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Sweden's trash problem has become a growing issue. The country who is populated by over 9.5 million people has implemented a policy where they burn trash and convert it into energy to heat and provide energy to thousands of homes. "Today, only 1 percent of Sweden’s waste winds up in landfills. Half of it is recycled and 49 percent is burned in waste-to-energy facilities, up from 39 percent in 1999." The country has done so well in terms of recycling and converting their garbage into energy that they have become so reliant on this form of energy conversion that they have had to import trash from neighboring countries to fuel their waste-to-energy needs; Sweden imports over 700,000 tons of waste a year.  "Sweden is clearly the world leader in terms of recovering energy from waste. Each year its two million tonnes of rubbish, along with extra imports, are almost completely recycled, with only 4% of all waste going into landfill. This remarkable ability should act as an example to other countries that produce massive amounts of waste, most of which they send to be buried in bursting landfills. Sweden’s model truly offers a route to sustainable living." 
How it works
Waste-to-engery also known as energy-from-waste creates energy by burning all of their trash, and from there they are able to harbor the energy in the forms of either electricity or heat.  The process of collecting energy by incineration combusts the organic substances that are contained within garbage, then turning the garbage into ash and heat.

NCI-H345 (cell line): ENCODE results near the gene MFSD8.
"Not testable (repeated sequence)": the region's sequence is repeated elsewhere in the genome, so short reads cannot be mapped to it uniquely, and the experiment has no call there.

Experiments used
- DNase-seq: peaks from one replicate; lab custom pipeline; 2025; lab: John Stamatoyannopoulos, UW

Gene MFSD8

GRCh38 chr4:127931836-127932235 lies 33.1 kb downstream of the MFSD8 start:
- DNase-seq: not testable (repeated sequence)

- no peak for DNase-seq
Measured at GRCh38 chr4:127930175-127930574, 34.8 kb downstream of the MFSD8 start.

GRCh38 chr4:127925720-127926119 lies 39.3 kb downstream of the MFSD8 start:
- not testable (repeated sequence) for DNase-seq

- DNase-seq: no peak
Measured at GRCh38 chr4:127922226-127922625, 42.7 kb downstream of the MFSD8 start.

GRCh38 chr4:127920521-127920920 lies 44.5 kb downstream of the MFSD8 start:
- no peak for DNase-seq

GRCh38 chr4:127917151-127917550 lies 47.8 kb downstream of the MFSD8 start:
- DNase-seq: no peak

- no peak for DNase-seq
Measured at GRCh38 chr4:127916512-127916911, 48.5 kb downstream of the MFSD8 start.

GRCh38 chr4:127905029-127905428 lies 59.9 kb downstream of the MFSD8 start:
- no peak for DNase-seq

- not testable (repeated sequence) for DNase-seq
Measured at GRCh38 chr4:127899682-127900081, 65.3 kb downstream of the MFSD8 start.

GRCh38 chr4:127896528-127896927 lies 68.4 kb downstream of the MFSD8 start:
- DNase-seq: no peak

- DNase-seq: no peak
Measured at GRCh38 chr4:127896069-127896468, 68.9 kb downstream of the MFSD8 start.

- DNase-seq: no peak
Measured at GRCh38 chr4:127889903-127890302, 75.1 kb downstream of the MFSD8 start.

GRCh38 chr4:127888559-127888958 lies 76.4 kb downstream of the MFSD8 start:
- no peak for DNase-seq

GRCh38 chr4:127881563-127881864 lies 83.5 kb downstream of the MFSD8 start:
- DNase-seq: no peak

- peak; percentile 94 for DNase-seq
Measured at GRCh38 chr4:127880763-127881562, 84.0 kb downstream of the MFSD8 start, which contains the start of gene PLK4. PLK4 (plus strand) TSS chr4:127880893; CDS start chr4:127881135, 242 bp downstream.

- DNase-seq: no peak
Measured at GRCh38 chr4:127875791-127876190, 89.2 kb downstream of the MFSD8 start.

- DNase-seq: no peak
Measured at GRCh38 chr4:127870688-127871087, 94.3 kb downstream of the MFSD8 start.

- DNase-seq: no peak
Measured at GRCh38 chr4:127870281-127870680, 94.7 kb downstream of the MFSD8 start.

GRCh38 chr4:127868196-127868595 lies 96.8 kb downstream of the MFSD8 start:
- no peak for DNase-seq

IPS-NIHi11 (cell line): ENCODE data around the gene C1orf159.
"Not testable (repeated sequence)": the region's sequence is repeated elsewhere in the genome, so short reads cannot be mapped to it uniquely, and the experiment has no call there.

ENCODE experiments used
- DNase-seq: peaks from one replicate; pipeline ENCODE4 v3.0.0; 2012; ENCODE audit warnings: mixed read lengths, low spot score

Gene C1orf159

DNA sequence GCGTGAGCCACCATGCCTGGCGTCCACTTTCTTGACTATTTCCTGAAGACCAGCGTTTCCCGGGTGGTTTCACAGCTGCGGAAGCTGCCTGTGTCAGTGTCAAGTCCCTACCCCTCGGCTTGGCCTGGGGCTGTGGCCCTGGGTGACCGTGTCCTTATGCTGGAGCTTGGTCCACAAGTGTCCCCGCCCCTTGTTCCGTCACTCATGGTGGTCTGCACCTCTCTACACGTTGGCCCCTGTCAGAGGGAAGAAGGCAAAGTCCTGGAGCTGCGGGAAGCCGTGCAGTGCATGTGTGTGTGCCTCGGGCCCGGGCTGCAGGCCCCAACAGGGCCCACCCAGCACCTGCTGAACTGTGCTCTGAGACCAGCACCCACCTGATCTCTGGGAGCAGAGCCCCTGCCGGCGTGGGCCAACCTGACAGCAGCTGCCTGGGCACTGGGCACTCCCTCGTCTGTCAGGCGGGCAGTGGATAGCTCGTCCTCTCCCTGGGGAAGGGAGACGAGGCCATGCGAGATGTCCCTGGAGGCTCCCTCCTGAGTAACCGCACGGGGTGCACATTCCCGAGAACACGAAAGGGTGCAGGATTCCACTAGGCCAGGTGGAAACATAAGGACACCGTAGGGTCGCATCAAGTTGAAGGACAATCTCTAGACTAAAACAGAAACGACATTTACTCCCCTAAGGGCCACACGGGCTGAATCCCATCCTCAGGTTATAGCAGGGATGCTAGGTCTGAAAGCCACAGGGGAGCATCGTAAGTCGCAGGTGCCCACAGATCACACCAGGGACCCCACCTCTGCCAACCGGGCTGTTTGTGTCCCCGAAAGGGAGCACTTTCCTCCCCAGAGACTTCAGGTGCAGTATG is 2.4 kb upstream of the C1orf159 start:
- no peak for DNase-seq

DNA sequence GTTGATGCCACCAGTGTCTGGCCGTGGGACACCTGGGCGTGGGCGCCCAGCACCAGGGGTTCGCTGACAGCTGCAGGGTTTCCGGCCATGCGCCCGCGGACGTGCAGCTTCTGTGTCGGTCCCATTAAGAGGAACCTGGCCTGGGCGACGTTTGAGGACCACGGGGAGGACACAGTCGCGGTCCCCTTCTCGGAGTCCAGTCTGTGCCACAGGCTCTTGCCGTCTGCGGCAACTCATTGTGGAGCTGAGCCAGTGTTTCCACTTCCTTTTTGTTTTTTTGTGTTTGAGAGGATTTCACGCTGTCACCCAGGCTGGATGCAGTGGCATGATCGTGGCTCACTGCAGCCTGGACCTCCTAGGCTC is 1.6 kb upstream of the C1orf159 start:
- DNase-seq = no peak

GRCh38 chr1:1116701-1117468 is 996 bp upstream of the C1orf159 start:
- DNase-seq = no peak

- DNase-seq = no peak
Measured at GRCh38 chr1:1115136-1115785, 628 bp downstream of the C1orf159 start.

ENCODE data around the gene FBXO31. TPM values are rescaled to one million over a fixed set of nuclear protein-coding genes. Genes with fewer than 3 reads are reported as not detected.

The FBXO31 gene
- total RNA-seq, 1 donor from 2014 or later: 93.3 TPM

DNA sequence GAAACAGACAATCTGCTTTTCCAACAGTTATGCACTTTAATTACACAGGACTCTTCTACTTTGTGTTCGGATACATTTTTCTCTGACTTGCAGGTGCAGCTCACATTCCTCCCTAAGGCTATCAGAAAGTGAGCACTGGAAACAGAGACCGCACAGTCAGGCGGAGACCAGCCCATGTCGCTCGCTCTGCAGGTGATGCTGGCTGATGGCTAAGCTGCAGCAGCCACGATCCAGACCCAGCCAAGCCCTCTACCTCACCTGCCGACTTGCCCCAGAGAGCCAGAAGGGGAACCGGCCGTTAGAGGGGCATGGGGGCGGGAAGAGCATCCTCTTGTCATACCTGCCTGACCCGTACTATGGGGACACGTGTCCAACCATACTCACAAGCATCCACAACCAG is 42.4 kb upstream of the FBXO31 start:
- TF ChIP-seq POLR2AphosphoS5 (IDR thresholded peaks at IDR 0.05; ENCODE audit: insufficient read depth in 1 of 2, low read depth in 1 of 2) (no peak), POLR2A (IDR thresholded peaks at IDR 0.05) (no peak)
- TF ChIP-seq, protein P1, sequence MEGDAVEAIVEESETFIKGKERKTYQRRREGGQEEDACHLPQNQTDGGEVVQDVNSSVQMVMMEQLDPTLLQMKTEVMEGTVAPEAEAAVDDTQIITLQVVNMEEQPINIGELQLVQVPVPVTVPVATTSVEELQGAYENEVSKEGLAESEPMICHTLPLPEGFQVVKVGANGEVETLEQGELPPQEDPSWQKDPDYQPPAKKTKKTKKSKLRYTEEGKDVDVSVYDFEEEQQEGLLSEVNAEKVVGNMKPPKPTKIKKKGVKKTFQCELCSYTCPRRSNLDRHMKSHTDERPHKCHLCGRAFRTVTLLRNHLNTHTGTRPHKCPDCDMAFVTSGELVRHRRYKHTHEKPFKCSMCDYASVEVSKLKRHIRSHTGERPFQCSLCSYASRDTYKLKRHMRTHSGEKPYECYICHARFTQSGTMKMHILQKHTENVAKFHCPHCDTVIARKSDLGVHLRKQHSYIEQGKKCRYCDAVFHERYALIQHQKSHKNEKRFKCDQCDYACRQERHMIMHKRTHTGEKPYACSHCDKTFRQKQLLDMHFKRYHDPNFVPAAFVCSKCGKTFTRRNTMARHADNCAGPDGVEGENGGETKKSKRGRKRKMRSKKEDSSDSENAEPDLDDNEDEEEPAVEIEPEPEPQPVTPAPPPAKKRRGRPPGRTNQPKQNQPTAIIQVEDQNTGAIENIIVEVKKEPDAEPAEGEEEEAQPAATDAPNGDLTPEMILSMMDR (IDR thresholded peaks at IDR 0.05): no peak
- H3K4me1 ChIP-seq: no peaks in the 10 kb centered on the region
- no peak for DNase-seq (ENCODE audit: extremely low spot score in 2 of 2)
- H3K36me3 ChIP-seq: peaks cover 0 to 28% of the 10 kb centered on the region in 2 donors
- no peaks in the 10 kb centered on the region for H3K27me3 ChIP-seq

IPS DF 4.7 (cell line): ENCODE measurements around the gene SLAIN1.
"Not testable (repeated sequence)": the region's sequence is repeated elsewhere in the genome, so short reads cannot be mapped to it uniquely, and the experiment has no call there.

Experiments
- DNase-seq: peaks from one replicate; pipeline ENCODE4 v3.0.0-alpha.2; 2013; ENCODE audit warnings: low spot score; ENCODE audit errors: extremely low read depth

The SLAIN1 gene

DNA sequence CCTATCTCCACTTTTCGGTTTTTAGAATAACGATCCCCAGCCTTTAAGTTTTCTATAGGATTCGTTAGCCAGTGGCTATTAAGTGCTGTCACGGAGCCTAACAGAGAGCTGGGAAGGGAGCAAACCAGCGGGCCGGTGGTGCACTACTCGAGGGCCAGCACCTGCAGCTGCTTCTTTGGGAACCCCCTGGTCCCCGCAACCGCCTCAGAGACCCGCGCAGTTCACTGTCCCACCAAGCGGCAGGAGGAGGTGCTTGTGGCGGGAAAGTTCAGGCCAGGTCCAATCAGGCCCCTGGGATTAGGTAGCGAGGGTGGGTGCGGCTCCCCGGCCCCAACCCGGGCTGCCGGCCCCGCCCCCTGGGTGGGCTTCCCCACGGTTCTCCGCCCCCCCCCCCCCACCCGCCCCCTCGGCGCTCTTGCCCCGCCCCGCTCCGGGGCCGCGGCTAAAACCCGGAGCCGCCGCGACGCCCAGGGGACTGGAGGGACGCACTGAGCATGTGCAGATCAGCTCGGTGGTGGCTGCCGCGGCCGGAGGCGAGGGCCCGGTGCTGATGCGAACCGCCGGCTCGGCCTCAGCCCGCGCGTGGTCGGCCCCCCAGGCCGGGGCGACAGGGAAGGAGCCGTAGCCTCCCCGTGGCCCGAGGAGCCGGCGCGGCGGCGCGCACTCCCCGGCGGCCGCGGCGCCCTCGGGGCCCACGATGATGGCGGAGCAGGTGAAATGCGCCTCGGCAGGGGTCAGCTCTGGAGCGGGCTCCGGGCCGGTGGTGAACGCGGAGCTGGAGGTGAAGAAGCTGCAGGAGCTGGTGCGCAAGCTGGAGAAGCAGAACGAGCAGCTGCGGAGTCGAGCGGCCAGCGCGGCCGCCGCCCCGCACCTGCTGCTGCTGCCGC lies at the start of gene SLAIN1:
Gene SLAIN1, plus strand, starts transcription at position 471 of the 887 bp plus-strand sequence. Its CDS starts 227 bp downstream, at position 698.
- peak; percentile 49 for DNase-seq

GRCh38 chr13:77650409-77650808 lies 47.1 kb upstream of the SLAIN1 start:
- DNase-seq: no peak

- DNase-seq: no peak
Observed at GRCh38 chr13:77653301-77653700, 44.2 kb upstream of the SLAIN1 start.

But is it really eco-friendly?
There has been a lot of controversy when it comes to whether or not Sweden's waste-to-energy system is actually eco-friendly, because they have to import tons and tons of waste just to sufficiently provide energy and heat for the country. The ash that is created can also be harmful and toxic, but Sweden has it under control. They have a series of filtration systems to help with the problem. Although there are some downfalls to the waste-to-energy cycle, the good far out weighs the bad. The outlook of Sweden’s garbage policy looks promising and has continued to be a thriving process for the country and for other neighboring countries as well. “’Waste-to-energy and recycling are compatible with one another,’ Kasper said. ‘Countries in Europe that utilize waste-to-energy have some of the highest recycling rates in the world.’ Sweden’s 50 percent recycling rate, for example, is more than double the U.S. rate of 24 percent. Even as Sweden imports waste, demand for fuel hasn’t cut into recycling rates. Avfall Sverige, the waste-to-energy association, projects that within a decade Sweden’s recycling rate will approach 60 percent, but it also expects the volume of waste generated to increase, too.” 
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